Susceptibility to idiosyncratic shocks reflects structural characteristics and a lack of integration. The degree of business cycle synchronization depends on factors such as the similarity of economic structure, trade and financial openness, the presence and type of idiosyncratic shocks, and the efficiency of adjustment mechanisms to deal with such shocks (De Grauwe 2005). Some authors (Frankel and Rose 1998) have argued that business cycle synchronization may be endogenous and increase over time with the level of economic integration within a monetary union. WAEMU countries are characterized by heterogeneous economic structures. In addition, limited economic diversification and a range of geographical conditions make them prone to output volatility. Although they have been members of a monetary union for decades, trade, labor, and capital market integration has not progressed significantly. Output volatility remains large (Figure 5.1).

Figure 5.1.Vulnerabilites of WAEMU Economies

Sources: Central Bank of West African States; DTTS; WITS; and IMF staff calculations.

Notes: Three-letter International Organization for Standardization abbreviations used for country names. WAEMU = West African Economic and Monetary Union.

Business Cycle and Shock Convergence

Business cycle synchronization in the WAEMU has been modest (Table 5.1).1 Over the period 1980–2012, business cycle synchronization in the WAEMU has averaged at about 0.2, ranging from about -0.2 for Togo (the less-synchronized economy) to about 0.5 for Mali and 0.6 for Burkina Faso (the most-synchronized economies). The degree of business cycle synchronization has varied over the last three decades, with a low point during the 1990s and an increase during the 2000s. Synchronization has decreased again during the most recent years, possibly reflecting political instability in a number of countries (Côte d’Ivoire, Guinea-Bissau, Mali). Business cycle correlation has tended to be higher in landlocked countries (Burkina Faso, Mali, Niger), which are more dependent on intra-WAEMU trade, and lower in countries with higher extra-zone trade links (Benin, Senegal, Togo).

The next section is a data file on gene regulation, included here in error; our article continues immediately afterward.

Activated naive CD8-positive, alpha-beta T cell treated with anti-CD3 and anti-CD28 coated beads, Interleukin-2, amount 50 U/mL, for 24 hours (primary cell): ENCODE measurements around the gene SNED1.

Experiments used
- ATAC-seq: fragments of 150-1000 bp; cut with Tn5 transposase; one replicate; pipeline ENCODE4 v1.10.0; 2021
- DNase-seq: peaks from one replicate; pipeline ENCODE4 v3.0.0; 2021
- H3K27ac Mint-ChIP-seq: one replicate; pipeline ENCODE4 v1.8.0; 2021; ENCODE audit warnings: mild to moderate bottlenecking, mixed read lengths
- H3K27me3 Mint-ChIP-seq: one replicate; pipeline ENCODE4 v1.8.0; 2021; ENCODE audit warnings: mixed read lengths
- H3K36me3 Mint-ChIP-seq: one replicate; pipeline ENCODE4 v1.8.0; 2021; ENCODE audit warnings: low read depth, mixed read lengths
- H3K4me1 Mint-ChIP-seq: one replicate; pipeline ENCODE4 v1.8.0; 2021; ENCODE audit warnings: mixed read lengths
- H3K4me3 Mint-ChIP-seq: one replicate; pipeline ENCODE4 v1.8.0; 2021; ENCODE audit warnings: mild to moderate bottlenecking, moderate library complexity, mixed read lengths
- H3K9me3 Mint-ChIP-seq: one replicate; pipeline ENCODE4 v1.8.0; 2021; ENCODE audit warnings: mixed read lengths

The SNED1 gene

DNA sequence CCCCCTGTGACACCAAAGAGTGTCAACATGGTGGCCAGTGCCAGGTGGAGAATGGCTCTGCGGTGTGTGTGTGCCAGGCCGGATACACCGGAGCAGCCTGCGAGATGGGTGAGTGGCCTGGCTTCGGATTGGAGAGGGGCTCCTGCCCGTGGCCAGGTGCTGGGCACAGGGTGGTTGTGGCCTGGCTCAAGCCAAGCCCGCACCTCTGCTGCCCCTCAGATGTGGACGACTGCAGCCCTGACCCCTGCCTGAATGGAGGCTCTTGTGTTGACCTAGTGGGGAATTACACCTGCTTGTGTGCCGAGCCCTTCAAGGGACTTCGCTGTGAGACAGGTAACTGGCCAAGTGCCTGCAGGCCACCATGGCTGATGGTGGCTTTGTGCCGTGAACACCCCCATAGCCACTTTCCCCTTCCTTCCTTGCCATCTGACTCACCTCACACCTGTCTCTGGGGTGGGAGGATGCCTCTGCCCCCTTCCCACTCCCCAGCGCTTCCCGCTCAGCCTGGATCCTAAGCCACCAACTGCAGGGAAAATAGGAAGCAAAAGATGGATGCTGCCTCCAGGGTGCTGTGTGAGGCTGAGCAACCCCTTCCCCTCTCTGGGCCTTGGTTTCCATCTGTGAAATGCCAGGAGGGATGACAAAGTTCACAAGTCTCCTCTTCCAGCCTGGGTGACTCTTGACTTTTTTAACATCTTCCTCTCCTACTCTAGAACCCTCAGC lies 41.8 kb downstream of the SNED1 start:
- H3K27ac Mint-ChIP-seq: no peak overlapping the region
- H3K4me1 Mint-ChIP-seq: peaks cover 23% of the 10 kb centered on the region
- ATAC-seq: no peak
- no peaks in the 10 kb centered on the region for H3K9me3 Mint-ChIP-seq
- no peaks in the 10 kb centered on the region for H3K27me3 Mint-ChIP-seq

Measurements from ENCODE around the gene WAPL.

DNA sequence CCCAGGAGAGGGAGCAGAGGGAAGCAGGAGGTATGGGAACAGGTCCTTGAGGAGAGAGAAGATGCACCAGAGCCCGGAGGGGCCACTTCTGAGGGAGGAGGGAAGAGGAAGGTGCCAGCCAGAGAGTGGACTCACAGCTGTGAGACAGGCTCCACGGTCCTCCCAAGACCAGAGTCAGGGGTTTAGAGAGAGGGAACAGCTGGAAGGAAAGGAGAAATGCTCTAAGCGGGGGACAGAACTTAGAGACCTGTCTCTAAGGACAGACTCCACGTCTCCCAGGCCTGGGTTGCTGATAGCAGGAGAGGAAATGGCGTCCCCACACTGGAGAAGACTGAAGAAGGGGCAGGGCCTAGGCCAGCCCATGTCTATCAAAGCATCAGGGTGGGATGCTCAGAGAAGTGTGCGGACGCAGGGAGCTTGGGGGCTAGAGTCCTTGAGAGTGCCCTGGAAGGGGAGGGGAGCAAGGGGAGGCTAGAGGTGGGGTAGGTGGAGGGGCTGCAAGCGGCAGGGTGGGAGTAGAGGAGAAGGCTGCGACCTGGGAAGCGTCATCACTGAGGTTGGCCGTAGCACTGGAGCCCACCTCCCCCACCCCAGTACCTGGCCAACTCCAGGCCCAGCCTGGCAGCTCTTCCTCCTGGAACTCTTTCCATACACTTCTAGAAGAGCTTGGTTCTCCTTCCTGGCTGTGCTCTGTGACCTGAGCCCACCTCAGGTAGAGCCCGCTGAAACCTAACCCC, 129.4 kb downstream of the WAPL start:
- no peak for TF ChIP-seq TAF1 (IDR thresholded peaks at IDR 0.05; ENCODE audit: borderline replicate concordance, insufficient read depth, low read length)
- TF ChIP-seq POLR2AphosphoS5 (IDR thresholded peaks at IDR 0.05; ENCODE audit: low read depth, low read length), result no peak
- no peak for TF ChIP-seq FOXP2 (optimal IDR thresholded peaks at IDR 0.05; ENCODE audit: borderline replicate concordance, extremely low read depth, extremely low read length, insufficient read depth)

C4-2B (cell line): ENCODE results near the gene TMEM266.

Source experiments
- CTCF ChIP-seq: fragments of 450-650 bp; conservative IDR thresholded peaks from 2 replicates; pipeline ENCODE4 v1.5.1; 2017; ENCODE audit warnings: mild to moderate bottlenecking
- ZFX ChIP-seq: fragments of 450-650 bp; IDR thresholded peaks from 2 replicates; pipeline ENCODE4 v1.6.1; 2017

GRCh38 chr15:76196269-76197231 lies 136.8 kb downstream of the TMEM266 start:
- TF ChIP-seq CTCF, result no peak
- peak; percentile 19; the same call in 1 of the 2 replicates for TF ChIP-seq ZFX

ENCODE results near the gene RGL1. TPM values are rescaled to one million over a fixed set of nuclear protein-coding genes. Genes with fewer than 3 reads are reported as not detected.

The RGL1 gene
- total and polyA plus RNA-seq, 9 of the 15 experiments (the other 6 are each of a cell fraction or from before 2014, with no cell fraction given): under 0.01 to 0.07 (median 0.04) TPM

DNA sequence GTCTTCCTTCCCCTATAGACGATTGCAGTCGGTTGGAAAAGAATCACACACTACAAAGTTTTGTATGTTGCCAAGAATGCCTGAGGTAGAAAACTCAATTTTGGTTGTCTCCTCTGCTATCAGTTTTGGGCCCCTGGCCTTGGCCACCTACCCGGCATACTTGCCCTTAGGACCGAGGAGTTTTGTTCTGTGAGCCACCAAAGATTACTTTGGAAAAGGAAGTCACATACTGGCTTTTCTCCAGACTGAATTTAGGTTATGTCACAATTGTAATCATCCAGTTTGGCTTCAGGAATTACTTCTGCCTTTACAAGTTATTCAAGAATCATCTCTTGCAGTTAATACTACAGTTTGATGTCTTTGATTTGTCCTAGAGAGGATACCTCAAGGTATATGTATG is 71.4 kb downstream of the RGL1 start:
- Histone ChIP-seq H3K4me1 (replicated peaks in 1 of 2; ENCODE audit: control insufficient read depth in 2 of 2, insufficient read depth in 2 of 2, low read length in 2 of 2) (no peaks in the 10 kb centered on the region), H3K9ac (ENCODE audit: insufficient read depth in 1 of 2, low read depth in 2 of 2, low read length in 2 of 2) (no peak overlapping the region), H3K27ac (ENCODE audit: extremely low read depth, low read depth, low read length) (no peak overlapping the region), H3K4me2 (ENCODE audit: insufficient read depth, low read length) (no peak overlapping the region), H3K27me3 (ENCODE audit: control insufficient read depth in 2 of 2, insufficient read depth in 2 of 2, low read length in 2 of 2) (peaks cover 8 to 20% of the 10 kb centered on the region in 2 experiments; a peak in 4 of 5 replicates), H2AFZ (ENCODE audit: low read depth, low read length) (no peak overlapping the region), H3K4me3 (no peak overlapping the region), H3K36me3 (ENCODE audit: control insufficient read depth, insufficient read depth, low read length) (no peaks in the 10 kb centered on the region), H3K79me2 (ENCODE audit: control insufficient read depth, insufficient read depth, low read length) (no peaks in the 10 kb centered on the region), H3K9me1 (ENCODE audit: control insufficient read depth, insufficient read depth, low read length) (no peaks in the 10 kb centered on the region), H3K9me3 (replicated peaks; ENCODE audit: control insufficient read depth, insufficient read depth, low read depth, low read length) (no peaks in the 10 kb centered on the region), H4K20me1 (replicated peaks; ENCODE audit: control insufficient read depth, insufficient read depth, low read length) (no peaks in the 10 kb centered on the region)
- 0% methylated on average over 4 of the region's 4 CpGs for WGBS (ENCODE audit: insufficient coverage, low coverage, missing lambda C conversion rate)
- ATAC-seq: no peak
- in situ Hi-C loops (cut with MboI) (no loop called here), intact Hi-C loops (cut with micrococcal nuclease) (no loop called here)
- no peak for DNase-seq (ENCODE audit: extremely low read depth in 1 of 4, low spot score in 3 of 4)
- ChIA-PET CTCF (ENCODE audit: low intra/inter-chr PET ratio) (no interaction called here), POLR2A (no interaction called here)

Table 5.1WAEMU: Business Cycle Correlation with WAEMU Aggregate1 (1980–2012)
1980s1990s2000sSince 2007
Burkina Faso0.760.570.710.44
Côte d’lvoire0.630.030.300.15
Source: IMF staff estimations.

Each country is taken out in the computation of the WAEMU aggregate for its respective correlation.

Source: IMF staff estimations.

Each country is taken out in the computation of the WAEMU aggregate for its respective correlation.

The business cycles of many WAEMU countries have become more synchronized with that of the euro area (Table 5.2). This synchronization has become relatively strong in several countries in the recent period (with the notable exceptions of Côte d’Ivoire, probably due to its political crisis at the time, and Togo). This increased correlation may reflect the impact of the global crisis. Business cycle correlation with China (taken as a proxy for emerging markets) remains limited on average, except for Guinea-Bissau and Senegal.

Table 5.2WAEMU: Business Cycle Correlation with the Euro Area and China (1990–2012)
The Euro AreaChina
1990s2000sSince 20071990s2000sSince 2007
Burkina Faso−0.530.000.47−0.01−0.07−0.08
Côte d’Ivoire−0.95−0.44−0.300.15−0.27−0.09
Source: IMF staff estimations.
Source: IMF staff estimations.

Box 5.1.Structural Shock Convergence

Structural shock convergence is assessed following a two-step approach. In the first step, three types of structural shocks—supply, real demand, and nominal—are identified using a structural vector autoregressive (VAR) model1 with the Blanchard and Quah (1989) long-term restrictions, as developed by Clarida and Gali (1994).